Maria Skylass-Kazacos: Vanadium battery heroine
Electrochemist Professor Maria Skylass-Kazacos was among the first to grasp how red-dox reactions based around Vanadium salts could be exploited for energy storage.
Born in Greece, Maria has spent most of her life in Australia studying at UNSW. In a fascinating account of her early life and her research, she describes the difficulties of manipulating Vanadium’s oxidation states and their complex solubility problems.
In an interview, some years ago Maria tells how, with her then research student Elaine Sum, she tamed the oxidation state V(5+)using sulphuric acid to prevent it from precipitating. This was the key to the workable Vanadium battery.
“Vanadium is a tricky element which makes it so fascinating. Each of its oxidation states has its own chemistry. To get conditions that will allow all ions to exist at a relatively high solubility was our challenge.
“If you try to increase the solubility of one ion, it then tends to reduce the solubility of one of the others.”
The breakthrough came when she realized that the pentavalent Vanadium salts needed somehow seeding with oxygen to trigger the necessary reaction.
Said Maria: “After many years of studying the mechanisms we now know that if you use carbon as the electrode for vanadium – which is what we were trying to do – the Vanadium oxidation-reduction reaction involves not only a transfer of an electron but also a transfer of oxygen.
“The VO2+ needs to gain oxygen to go to VO2+, and if the carbon is too clean there are no oxygen groups on the surface to allow it to proceed. Consequently, it wasn’t reacting on a clean, smooth surface.”
Another key component necessary for a VRFB is an ion-exchange membrane (IEM). The membrane must be capable of preventing cross mixing of the positive and negative electrolytes, while still allowing the transport of ions to complete the circuit during the passage of current. Membrane design has been a priority in research projects associated with VRFB design technology.
Maria said: “There were other parameters including temperature. Typically, one would try increasing the temperature of the system, because all other ions will increase their solubility with temperature. But not Vanadium(5+). If you increase the temperature, it precipitates. You’ve got to work within an operating window and try to find ways of extending it so that you can operate over greater temperature ranges.”
“It’s turning out nice for Vanadium flow battery systems. Commercialisation has often been hamstrung by high cost of the Vanadium extraction.”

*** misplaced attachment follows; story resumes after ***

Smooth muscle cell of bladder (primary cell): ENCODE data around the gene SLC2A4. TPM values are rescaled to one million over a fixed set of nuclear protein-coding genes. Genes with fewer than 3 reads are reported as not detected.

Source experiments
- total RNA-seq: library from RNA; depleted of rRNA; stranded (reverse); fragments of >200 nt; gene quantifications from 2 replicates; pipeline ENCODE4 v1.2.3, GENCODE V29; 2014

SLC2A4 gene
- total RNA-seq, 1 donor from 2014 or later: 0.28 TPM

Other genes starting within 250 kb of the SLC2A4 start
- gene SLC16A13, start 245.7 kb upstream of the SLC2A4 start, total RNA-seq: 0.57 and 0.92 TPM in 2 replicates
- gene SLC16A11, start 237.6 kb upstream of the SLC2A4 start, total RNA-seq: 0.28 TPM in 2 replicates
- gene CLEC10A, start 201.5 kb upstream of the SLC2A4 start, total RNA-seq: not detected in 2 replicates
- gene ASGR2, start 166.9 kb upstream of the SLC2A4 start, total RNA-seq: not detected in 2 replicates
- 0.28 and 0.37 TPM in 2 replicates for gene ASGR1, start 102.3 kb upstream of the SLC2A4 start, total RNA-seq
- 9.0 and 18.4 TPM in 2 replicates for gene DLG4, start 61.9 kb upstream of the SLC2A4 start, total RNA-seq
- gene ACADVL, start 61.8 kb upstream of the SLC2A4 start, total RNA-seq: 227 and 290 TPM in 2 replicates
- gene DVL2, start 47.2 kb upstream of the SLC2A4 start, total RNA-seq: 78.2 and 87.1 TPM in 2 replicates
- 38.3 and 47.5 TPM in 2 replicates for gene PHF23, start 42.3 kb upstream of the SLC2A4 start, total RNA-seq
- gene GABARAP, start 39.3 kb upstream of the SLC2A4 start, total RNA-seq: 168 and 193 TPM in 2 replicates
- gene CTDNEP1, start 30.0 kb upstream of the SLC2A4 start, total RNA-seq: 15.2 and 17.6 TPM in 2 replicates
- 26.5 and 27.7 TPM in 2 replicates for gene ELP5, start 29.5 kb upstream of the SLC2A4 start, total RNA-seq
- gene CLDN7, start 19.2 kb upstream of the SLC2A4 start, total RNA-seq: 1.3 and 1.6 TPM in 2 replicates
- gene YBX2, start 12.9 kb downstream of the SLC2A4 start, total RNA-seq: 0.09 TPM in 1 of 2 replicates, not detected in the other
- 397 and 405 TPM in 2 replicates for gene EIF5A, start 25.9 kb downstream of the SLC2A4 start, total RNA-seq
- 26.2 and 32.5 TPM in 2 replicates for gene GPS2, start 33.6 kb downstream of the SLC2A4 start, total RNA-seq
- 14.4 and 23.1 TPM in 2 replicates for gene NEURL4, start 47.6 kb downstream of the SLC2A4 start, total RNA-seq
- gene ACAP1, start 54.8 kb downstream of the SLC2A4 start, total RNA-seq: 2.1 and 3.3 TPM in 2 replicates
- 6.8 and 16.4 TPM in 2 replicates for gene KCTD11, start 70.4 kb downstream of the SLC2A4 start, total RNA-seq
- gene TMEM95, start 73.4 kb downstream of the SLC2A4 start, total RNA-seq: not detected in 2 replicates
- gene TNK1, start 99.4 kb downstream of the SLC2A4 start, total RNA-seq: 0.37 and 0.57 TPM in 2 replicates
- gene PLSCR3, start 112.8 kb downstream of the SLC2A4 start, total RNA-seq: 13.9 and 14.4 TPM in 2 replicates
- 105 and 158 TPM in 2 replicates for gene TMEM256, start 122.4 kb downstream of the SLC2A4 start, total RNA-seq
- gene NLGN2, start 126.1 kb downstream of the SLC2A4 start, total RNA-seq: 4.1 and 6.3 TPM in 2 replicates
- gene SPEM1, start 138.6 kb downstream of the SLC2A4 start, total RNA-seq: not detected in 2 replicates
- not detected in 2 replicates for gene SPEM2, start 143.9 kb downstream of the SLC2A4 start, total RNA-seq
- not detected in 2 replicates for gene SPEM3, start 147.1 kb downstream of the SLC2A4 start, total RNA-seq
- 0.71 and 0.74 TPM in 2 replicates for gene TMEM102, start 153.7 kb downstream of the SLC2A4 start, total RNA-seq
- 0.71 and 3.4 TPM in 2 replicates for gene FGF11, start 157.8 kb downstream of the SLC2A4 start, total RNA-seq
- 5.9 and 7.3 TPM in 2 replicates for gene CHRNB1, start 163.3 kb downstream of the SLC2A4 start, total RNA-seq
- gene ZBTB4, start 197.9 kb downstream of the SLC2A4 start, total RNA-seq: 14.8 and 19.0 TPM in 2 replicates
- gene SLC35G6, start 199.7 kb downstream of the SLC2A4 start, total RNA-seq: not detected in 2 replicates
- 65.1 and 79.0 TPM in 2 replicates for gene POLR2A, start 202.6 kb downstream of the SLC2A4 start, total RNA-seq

Improved design means it is possible to store more electricity for the same amount of Vanadium through improved chemistry and better cell and stack design.
China Vanadium battery project underway
Groundwork on the Rongke Power VRFB, in Dalian, (pictured) China, is underway. It will be the biggest unit in the world so far. It will store 800 megawatt-hours of energy, enough to power thousands of homes.
The UK has so far only dabbled in small scale vanadium batteries. A 1MWh site in Cornwall is operational and a second, used by a farmer in Dorset, has a storage capacity of 1KWh but it is an interesting unit because it has a hidden extra.
Not only is it saving the farm owner more than a third on his energy bill by maximizing the use of cheap, on-site solar generation. According to InVinity, the company behind the project, it is the first in the UK being used to help balance fluctuations in the frequency of the National Grid’s electricity supply. This is another happy outcome of stable secure energy storage in flow batteries.
For the farm owner, it has opened up a new revenue stream in the form of an ancillary service helping the NG to balance out frequency fluctuations from the electricity supply in what is called frequency response.
A spokesman for InVinity Energy Systems in the UK said the arrival of flow batteries marks a potentially significant milestone for the future of energy storage.
The market for flow batteries – led by Vanadium cells – could grow to nearly £1 billion annually over the next 5 years, according to the market research firm MarketsandMarkets.
Better late than never, the Government seems to be recognizing the potential of the technology. It has just passed secondary legislation allowing large-scale energy storage projects to progress without the red tape and expense of navigating the labyrinthine national planning system.
Companies like InVinity can seek permission to create new energy storage projects by applying through local planning authorities, which will be much quicker and easier.